Andrew Nacin announced official git mirrors for WordPress this afternoon on the WordPress make/core development blog. These are read-only mirrors that correspond to the WordPress core development SVN repository. Git mirrors are also now available for BuddyPress, bbPress, GlotPress and the old core.svn “build” repository:
git clone git://develop.git.wordpress.org/ git clone git://buddypress.git.wordpress.org/ git clone git://bbpress.git.wordpress.org/ git clone git://core.git.wordpress.org/ git clone git://glotpress.git.wordpress.org/
Needless to say, developers who contribute to WordPress and/or its major ancillary projects are thrilled:
Official GIt Mirrors for WordPress: http://t.co/nJUi3yK4EP Can I get a Hallelujah?
— Mike Schinkel (@mikeschinkel) January 15, 2014
Read make/core post by @nacin. Wait for stream of praise and love in comments. rinse. repeat.
— Aaron Jorbin (@aaronjorbin) January 15, 2014
Contributing to WordPress via Git
When asked what the plan is for accepting pull request directly on Github, Nacin replied, “I’ve been studying how some other projects do or don’t do this. Something to discuss in a few months, I imagine.”
The current git contribution process is not quite as direct, but Nacin cites Scribu’s tutorial on Contributing To WordPress Using Github as a place to get started.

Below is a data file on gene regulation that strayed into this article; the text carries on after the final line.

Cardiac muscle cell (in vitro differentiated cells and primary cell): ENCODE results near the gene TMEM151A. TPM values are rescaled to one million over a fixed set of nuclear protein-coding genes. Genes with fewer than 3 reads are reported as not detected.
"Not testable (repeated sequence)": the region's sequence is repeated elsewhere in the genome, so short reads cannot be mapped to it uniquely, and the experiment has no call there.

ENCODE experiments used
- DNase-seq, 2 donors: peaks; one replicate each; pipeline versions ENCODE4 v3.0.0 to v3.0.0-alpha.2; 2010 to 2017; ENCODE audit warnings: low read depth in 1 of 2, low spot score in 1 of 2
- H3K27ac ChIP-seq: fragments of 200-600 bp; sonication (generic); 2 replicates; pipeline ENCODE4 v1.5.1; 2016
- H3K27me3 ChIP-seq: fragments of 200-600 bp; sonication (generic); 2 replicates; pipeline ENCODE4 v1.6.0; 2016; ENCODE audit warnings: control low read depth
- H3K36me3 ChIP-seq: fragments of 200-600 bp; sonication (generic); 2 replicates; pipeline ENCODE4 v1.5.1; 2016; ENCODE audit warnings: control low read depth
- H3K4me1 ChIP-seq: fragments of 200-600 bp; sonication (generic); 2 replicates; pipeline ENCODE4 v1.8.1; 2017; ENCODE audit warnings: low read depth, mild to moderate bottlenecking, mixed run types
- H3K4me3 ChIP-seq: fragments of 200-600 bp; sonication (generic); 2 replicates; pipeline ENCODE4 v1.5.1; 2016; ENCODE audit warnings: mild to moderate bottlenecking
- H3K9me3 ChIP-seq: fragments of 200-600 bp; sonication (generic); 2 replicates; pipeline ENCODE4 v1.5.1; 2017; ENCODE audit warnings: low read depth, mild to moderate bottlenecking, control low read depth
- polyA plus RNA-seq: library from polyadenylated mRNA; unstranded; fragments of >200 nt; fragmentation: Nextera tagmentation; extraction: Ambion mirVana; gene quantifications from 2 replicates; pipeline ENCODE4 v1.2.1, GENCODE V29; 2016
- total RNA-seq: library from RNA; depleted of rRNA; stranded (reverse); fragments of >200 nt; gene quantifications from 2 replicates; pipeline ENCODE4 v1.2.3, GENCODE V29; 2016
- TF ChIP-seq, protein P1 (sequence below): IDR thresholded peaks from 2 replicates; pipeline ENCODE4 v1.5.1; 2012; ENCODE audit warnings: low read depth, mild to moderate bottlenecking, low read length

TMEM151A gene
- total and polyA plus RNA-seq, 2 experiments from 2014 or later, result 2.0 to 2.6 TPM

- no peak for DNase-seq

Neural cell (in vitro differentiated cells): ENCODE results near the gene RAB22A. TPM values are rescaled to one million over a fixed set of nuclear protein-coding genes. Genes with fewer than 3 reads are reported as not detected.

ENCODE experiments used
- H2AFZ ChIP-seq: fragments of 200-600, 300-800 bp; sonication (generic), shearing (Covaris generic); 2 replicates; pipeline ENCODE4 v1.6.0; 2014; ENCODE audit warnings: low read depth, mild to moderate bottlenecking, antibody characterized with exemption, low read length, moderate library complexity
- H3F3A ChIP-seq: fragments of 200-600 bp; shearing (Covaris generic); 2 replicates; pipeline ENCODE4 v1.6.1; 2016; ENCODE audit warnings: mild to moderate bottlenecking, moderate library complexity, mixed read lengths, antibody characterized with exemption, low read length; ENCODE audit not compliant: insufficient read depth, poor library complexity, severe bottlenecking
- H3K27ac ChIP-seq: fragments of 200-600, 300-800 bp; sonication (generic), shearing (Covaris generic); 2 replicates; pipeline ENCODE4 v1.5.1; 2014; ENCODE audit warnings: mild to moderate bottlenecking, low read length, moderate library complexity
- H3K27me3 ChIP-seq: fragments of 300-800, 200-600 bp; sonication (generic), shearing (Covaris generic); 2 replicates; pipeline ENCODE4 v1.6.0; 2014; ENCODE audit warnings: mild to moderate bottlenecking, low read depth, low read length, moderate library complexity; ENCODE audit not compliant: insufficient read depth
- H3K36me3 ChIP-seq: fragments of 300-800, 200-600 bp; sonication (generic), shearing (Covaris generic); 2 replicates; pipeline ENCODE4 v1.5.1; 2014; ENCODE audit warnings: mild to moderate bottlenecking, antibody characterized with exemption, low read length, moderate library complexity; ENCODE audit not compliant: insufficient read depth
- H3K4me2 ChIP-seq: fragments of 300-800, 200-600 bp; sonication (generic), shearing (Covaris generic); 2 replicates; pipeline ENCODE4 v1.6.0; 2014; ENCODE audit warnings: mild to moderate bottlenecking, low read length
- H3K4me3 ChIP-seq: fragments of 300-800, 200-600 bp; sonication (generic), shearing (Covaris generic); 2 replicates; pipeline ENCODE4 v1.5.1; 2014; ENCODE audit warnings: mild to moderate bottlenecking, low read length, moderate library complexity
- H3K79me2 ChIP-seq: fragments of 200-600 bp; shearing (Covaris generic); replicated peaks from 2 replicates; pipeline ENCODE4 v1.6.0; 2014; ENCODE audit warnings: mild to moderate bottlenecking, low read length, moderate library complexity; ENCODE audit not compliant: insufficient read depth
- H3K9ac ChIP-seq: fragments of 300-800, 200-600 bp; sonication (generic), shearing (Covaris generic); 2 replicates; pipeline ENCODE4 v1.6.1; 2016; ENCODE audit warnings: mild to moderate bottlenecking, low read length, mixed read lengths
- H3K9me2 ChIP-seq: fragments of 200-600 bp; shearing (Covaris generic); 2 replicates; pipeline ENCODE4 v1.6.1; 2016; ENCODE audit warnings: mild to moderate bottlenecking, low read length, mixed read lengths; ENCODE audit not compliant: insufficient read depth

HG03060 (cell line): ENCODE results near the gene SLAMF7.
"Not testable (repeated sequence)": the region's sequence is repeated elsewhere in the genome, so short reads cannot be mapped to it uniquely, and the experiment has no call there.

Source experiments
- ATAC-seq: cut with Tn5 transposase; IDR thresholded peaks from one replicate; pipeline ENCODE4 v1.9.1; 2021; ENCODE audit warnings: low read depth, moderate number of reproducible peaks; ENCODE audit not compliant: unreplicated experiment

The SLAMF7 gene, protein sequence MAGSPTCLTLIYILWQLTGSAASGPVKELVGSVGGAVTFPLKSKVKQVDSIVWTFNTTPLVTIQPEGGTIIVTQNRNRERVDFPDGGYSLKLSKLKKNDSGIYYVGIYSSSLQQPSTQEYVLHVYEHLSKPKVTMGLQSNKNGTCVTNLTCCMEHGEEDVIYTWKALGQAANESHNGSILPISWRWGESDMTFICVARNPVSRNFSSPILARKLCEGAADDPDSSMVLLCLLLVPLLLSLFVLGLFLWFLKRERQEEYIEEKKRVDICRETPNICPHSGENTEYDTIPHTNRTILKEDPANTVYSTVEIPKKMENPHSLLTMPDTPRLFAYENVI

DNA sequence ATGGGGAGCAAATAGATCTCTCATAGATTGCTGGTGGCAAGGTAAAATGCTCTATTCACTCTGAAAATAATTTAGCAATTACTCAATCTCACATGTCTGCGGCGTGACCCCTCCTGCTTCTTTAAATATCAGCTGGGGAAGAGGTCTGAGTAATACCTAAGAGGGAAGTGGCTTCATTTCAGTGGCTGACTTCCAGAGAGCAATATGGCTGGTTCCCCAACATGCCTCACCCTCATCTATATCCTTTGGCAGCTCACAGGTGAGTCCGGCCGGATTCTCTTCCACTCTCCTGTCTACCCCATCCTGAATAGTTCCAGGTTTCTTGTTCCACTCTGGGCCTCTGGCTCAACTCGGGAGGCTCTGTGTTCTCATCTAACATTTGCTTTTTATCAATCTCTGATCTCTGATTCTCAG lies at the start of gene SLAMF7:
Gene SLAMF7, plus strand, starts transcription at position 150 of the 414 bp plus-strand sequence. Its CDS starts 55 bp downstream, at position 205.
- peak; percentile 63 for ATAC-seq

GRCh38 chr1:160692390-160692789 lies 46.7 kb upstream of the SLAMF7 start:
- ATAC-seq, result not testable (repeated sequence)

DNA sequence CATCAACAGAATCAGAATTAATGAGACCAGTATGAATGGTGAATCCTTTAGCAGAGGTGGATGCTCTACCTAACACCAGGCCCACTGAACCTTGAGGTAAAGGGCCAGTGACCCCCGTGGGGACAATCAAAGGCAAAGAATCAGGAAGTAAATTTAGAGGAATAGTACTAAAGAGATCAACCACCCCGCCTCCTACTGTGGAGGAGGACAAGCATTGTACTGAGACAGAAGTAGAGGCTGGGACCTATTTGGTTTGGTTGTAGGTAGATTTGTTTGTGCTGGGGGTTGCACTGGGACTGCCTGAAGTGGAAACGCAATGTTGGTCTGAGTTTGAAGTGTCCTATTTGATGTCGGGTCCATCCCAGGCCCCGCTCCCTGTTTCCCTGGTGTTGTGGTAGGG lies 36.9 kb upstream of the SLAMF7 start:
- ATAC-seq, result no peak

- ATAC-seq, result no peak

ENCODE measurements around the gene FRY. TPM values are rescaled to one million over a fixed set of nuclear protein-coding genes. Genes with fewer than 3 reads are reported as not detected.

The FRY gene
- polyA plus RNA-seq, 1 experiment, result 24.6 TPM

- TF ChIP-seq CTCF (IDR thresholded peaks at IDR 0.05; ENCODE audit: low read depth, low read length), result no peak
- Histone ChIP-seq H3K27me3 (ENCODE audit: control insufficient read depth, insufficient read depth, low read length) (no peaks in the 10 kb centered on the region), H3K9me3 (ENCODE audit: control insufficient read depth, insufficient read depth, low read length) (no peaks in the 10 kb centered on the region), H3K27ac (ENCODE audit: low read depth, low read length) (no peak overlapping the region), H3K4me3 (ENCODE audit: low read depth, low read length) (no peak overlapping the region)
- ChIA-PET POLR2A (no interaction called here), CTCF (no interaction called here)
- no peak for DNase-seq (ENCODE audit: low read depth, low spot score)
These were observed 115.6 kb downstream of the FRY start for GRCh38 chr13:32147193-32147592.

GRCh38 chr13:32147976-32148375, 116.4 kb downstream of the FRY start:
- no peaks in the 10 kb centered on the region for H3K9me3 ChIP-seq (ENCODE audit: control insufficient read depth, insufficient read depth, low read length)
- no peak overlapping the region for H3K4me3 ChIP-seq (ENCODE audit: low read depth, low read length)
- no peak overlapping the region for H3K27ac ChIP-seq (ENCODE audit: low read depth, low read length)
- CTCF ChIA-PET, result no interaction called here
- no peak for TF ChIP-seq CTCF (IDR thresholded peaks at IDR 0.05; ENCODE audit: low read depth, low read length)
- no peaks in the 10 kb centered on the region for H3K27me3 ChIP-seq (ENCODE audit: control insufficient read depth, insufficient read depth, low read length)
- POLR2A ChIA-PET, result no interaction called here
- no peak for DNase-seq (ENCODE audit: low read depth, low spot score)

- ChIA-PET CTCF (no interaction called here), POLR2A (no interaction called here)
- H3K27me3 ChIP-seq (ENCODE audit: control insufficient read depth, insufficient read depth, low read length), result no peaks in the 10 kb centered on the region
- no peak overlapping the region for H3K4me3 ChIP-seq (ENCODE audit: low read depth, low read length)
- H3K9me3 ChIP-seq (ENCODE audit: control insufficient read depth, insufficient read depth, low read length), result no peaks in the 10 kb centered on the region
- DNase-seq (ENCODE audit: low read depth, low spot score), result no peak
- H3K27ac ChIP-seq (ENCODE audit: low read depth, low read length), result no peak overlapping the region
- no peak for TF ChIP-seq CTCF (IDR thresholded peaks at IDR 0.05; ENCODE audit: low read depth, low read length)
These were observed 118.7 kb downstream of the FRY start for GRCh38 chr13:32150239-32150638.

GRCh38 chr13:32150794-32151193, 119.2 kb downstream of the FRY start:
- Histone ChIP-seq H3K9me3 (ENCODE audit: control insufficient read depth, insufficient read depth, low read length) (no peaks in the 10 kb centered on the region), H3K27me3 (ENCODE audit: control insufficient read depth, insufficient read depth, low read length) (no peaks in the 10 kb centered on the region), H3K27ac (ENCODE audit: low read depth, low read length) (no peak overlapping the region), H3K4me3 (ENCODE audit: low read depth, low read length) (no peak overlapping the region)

Future Mirrors for Plugin and Theme Repositories
At the end of his announcement post, Nacin hints at the possibility of making git mirrors available for WordPress plugins and themes:
There are a lot of other repositories on WordPress.org not yet mirrored. Notably: plugins and themes. These are massive multi-project repositories and will require a bit more investment.
An undertaking like this has the potential to please many more developers, as those who contribute to the WordPress core are still a relatively small number compared to those with active extensions on WordPress.org.
Is WordPress Moving Away From SVN?
Some of you might be wondering whether the new git mirrors are an indication that WordPress will eventually abandon SVN entirely in favor of git somewhere further down the road. That doesn’t seem to be the case, as Nacin replied on comments to his post:
If you or your tools want to use Git, you should be able to. If you or your tools want to use SVN, you should be able to. You could think of it as a desire to be VCS agnostic.
I interviewed Nacin briefly to ask him if the project is committed to keeping both version control options available in the future. He confirmed that SVN is going nowhere anytime soon but rather that the project is committed to letting developers choose:
We’re definitely committed to keeping both options available. Some developers are simply more used to X, or find X simpler, or find X cryptic/convoluted/difficult. I use both daily. With both options available, developers can use what they are most comfortable with or what fits best with their project, client, or company. There’s no need to force everyone to pick one, and there are a lot of tools and scripts people already use to interact with these SVN repositories, too. It just doesn’t make sense to not mirror between them for the long term.
For the next week it will be in beta, so there may be a few bugs that need to be ironed out. Hopefully, these new git mirrors will open up the doors for contributors to push more enhancements and fixes to the WordPress project. Given the massive popularity of git, we may look back to this time as a pivotal moment. For right now, suffice to say that these new git mirrors just made a ton of WordPress developers very happy.